Wednesday, August 21, 2013

New Mexico Lit: Jajedeh

Credit: Amazon



Jajadeh, written by Harry Hoge, is a work of fiction based on the facts of Apache interactions with the Spaniards, Mexicans, and Americans who laid claim to the same lands as the Apache.

The story begins in the early 1600s with the Apache-Spanish era, and ends circa 1865 with the death of Mangas Coloradas in the Apache-Mexican-American era.

Overall, Jajadeh is successful as a means of delivering historical information in story form. It kept my interest throughout. It is also further evidence that the very things you would believe to be fabricated because they sound so outlandish, are the things that are true. Examples include the abominations delivered upon men, women, and children of all sides. 

I do have some quibbles, however.

For example, I felt a little exasperated with the stereotypical "hands on hips, feet apart" for at least two of the women in the story, like "spitfire" Maureen O'Hara in a movie with John Wayne. I also didn't get the sudden marital turn-off between one of the early protagonists and his wife. Where'd that come from?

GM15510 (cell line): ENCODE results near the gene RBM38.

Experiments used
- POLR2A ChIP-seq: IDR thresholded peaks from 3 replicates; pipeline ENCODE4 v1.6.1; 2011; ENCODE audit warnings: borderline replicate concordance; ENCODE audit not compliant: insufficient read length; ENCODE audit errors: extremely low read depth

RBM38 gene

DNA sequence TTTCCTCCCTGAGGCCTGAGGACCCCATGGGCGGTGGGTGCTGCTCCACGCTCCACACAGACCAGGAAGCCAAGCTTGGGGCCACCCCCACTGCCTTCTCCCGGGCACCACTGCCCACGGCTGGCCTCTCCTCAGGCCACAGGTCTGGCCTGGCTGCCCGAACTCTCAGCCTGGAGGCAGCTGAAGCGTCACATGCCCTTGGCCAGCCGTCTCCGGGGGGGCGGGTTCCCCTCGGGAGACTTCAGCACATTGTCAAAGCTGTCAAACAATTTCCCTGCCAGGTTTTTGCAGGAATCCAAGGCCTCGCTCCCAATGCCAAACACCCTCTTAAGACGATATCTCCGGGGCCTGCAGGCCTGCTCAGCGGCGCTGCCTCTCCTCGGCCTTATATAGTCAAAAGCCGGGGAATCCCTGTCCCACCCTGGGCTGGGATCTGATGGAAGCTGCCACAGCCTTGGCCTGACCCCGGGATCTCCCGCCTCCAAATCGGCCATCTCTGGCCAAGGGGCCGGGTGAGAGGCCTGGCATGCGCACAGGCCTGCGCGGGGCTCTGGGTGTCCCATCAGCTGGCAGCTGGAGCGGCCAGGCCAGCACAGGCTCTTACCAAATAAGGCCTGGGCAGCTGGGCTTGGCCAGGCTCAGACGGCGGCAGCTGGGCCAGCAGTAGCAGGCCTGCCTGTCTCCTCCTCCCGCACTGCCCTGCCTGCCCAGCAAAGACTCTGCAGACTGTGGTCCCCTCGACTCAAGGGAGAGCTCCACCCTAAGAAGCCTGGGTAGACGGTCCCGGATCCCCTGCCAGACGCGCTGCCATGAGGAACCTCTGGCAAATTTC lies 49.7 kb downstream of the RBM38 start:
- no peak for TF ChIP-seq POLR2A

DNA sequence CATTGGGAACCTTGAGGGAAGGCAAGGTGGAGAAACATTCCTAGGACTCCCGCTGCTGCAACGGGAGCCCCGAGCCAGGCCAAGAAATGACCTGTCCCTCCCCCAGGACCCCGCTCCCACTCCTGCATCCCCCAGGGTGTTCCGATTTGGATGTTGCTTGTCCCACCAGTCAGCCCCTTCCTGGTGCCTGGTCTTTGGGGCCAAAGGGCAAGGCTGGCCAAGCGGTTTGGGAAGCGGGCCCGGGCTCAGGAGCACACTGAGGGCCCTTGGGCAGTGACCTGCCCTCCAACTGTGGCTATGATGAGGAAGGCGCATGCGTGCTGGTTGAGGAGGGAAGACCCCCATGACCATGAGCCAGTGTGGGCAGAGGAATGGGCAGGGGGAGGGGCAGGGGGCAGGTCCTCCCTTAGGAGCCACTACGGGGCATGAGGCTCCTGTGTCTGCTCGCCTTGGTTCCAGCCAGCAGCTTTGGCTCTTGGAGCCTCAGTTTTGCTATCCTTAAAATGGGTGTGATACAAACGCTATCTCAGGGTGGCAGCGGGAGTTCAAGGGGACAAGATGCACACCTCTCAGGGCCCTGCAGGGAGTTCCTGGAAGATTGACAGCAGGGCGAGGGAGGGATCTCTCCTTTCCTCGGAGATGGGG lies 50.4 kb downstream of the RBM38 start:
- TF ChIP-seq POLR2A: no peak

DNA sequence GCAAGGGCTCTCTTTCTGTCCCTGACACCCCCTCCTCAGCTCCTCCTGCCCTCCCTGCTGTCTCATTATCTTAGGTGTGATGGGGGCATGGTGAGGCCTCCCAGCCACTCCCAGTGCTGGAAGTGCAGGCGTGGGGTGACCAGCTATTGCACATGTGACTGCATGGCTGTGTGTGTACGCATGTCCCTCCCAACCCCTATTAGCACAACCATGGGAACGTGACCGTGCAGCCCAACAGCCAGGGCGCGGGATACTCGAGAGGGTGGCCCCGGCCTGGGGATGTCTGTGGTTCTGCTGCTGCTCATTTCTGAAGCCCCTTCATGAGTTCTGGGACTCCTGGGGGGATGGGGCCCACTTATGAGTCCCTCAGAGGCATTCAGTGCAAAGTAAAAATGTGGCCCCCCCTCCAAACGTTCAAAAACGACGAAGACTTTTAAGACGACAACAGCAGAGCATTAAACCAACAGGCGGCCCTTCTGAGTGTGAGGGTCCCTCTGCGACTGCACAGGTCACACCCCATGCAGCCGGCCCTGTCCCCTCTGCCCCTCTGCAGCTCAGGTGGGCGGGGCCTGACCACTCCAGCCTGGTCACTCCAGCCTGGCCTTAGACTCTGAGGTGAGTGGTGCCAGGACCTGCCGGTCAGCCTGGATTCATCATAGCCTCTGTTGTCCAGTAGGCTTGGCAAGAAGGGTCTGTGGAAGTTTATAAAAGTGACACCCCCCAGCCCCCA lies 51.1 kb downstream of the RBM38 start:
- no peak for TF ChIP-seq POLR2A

I thought I would learn the story behind the crown dancers (one of which is featured prominently on the book jacket), but the dance was only barely alluded to. I also didn't understand why Mr. Hoge chose to use the (apparently archaic) term "jajadeh" instead of the modern-day term "ga'an" or "gan" or "ga he" to refer to the  Mountain Spirit.

But overall, again, Jajadeh is an educational, enlightening, and interesting read.



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